The positive phase of the PNA pattern is associated with above-average temperatures over the western Canada and the western United States. Below-average temperatures are observed across the south-central and southeastern US.

If the negative PNA phase of the pattern occurs, the associated weather brings the opposite.

Such pattern across the Continental US typically allows a quite strong cold advection meridionally moving from north to south from Canada.

This time, the cold air mass is forecast to spread across the central Plains and the Rockies on early Monday, and reach the southern Plains and the Gulf Coast by late Monday afternoon into early Tuesday as well.

However, the cold pool will be relatively short-lived and vanishes by late Tuesday and Wednesday.

There will be also some potential for severe storms and dangerous excessive rainfall along the main cold front associated with this trough. The cold front brings a lot of rain across part of the Gulf and along the boundary further northeast.

The East Coast could experience 4-8 inches (100-200 mm) swath of rainfall along the front from Georgia across the eastern Carolinas into New York and further across the northeast US.

The major pattern change is forecast for early October

 

What appears to be a much more significant event is the intense cold outbreak scheduled for start to October. The weather model forecast are trending the pattern to support a cold early start of October. Especially across the eastern CONUS, also the East Coast.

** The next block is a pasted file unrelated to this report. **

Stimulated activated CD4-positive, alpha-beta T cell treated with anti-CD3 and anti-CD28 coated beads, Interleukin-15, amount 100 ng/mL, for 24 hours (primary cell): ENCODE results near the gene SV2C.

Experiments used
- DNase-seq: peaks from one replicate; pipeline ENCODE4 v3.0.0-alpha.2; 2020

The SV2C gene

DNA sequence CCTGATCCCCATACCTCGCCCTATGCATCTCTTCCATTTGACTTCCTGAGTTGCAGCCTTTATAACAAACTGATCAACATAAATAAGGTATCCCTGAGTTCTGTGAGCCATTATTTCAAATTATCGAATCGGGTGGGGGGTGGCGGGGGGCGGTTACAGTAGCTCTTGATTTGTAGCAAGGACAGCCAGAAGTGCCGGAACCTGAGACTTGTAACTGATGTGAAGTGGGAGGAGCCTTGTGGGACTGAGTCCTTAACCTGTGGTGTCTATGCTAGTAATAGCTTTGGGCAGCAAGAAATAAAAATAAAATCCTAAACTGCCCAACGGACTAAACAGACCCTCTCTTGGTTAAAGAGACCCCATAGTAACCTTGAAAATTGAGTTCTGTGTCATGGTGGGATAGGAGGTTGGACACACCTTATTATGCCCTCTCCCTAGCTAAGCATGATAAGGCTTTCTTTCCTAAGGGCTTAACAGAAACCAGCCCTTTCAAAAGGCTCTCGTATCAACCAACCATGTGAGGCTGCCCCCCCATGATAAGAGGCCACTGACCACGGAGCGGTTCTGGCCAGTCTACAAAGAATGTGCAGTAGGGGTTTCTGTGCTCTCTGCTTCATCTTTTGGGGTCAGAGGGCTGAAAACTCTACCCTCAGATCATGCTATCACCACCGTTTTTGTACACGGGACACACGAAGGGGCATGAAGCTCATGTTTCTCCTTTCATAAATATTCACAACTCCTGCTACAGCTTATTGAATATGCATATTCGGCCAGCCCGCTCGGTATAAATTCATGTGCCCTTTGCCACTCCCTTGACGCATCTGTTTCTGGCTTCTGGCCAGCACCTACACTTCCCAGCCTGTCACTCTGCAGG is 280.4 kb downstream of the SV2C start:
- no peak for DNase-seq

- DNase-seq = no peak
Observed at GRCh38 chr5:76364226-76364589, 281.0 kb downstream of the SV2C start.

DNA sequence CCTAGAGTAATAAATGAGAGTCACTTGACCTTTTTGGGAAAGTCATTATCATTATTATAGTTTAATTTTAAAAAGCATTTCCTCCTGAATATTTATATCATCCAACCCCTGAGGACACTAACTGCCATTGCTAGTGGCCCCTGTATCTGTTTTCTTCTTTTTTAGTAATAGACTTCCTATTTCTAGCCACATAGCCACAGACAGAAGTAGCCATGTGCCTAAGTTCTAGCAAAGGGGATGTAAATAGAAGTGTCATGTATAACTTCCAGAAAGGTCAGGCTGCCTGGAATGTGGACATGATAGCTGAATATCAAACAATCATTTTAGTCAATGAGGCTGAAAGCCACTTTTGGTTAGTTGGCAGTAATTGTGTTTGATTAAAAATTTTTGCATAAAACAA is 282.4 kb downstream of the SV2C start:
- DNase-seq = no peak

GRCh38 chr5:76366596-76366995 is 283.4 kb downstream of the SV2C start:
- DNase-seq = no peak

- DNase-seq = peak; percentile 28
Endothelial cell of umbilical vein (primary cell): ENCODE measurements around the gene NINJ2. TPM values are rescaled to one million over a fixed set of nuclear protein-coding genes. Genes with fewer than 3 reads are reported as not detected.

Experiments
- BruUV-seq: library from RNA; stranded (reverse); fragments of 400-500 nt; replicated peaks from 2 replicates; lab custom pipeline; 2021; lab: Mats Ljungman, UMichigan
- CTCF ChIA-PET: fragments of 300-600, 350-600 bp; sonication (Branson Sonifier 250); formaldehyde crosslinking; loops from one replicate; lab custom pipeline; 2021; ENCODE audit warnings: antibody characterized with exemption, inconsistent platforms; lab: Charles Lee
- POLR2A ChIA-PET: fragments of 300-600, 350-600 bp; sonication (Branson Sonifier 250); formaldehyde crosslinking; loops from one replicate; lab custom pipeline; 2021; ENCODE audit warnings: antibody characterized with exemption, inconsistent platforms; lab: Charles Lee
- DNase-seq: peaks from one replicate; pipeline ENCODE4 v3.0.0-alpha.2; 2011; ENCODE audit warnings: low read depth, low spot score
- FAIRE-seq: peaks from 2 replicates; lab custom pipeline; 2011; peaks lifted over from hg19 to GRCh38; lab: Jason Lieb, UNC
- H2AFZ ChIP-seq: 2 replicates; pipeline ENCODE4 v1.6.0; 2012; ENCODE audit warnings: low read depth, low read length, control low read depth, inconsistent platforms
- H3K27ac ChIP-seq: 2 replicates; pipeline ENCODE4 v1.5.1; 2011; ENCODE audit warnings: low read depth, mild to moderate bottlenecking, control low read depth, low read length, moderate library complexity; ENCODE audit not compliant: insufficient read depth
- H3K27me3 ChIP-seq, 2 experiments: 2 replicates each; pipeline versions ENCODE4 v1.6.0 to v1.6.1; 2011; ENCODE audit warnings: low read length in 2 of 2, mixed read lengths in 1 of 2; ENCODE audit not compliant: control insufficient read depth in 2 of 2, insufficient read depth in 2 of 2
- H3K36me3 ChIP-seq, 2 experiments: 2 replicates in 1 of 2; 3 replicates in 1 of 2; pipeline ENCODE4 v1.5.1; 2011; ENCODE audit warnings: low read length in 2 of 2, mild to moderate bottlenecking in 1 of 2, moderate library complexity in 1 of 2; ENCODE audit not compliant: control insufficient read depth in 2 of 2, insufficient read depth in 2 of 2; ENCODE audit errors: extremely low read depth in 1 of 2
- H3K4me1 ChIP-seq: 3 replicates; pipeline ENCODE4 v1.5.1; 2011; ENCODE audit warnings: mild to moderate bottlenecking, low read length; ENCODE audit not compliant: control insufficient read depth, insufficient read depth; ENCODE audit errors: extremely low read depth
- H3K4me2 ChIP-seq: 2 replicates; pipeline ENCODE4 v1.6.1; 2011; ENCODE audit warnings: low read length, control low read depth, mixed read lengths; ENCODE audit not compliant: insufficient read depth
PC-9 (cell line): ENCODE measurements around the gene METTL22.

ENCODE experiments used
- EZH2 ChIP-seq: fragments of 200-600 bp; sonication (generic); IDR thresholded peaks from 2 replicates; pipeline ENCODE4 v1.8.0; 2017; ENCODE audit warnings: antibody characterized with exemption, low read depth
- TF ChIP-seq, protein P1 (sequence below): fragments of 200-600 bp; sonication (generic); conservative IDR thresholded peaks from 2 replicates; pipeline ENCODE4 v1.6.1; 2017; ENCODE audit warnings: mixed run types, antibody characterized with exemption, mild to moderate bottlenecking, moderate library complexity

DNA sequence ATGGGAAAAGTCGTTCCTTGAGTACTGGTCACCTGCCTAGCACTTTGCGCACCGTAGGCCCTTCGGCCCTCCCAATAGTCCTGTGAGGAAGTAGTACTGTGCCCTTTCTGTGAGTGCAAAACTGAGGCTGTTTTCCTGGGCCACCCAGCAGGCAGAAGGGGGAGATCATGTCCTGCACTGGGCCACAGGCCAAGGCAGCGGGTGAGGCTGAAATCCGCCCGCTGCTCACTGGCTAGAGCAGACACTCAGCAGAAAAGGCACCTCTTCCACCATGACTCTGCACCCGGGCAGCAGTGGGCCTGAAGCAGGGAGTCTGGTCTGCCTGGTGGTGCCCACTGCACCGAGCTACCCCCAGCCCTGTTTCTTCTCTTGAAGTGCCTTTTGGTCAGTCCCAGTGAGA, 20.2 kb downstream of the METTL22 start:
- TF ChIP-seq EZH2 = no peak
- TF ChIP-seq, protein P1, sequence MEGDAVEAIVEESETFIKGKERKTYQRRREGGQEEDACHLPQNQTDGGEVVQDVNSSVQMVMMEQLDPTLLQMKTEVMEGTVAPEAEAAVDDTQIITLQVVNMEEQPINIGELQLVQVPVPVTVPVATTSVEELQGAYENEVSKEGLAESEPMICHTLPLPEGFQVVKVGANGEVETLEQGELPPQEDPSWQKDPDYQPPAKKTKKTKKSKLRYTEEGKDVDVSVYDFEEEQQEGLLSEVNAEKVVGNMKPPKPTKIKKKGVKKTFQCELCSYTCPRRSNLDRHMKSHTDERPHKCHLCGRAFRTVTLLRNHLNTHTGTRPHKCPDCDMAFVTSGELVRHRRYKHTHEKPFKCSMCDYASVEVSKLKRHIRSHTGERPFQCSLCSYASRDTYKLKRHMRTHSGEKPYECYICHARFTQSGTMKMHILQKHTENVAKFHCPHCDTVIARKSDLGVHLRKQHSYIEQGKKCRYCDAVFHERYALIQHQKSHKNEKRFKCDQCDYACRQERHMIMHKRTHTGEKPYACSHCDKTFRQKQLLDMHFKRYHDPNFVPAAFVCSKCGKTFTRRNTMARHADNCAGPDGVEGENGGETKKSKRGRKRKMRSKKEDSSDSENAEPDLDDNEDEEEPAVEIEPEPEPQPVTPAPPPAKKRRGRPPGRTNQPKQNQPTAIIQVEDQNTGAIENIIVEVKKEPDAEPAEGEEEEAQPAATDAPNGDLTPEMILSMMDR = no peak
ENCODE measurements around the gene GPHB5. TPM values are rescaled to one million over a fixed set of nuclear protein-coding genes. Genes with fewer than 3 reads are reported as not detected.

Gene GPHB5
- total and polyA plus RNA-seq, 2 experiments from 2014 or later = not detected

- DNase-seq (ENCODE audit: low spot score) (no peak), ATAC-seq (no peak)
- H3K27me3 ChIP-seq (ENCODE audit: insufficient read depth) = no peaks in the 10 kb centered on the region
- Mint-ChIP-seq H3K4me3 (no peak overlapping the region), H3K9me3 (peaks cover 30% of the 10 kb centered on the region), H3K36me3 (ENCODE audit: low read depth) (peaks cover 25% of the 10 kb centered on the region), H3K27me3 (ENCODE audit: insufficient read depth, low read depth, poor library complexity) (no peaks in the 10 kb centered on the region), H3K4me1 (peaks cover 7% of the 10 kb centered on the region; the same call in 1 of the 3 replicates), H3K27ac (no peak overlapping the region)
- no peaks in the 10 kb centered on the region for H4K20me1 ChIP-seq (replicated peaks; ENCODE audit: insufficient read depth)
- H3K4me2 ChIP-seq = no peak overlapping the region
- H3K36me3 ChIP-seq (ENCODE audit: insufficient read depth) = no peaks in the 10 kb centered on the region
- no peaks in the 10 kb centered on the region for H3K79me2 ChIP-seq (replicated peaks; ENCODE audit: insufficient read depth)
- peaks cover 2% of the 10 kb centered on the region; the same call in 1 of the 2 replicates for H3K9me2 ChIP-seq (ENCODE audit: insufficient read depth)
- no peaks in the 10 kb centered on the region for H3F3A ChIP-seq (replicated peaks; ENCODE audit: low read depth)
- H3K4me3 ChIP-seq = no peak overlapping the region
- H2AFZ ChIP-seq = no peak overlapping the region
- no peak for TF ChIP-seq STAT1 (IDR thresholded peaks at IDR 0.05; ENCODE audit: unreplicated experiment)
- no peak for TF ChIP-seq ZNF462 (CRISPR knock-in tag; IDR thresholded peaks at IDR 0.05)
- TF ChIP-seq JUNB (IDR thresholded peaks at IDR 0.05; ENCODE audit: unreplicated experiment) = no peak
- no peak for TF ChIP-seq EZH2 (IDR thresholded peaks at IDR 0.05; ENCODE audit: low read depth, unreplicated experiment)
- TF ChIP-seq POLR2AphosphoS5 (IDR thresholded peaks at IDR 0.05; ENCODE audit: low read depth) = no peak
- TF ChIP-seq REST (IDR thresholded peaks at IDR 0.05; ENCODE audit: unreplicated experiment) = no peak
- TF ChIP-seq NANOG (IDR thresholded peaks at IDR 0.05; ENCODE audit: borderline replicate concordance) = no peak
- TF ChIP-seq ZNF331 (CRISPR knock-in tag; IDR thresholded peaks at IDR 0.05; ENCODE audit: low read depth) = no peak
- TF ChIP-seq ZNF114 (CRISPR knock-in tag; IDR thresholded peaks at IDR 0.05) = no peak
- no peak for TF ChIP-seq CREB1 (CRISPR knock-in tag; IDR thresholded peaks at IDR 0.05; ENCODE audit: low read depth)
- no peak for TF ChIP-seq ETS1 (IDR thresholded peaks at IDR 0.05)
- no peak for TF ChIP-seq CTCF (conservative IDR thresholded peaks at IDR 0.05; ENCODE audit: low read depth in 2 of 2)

The cold is likely to reach the Gulf Coast again as well, and become much more significant than the first wave this week. The cold pool itself has a strong and persistent connection with the very deep upper core low, advancing south across the eastern United States.

The upper-level ridge over the western US and Canada strengthens through the final days of September while a long-wave trough moves south on its eastern flash. Directly into the east-central CONUS. Rather ideal conditions for a very cold weather event to develop.

This release a large reservoir of a much below-average air mass, which would be nearly 20 °F below normal for early October. Although there are very low chances for any snowfall, a very cold start of October is primarily expected.

A surface high-pressure system strengthens over the northern US and Canada in the wake of the trough, providing a persistent meridional air mass flow into the US.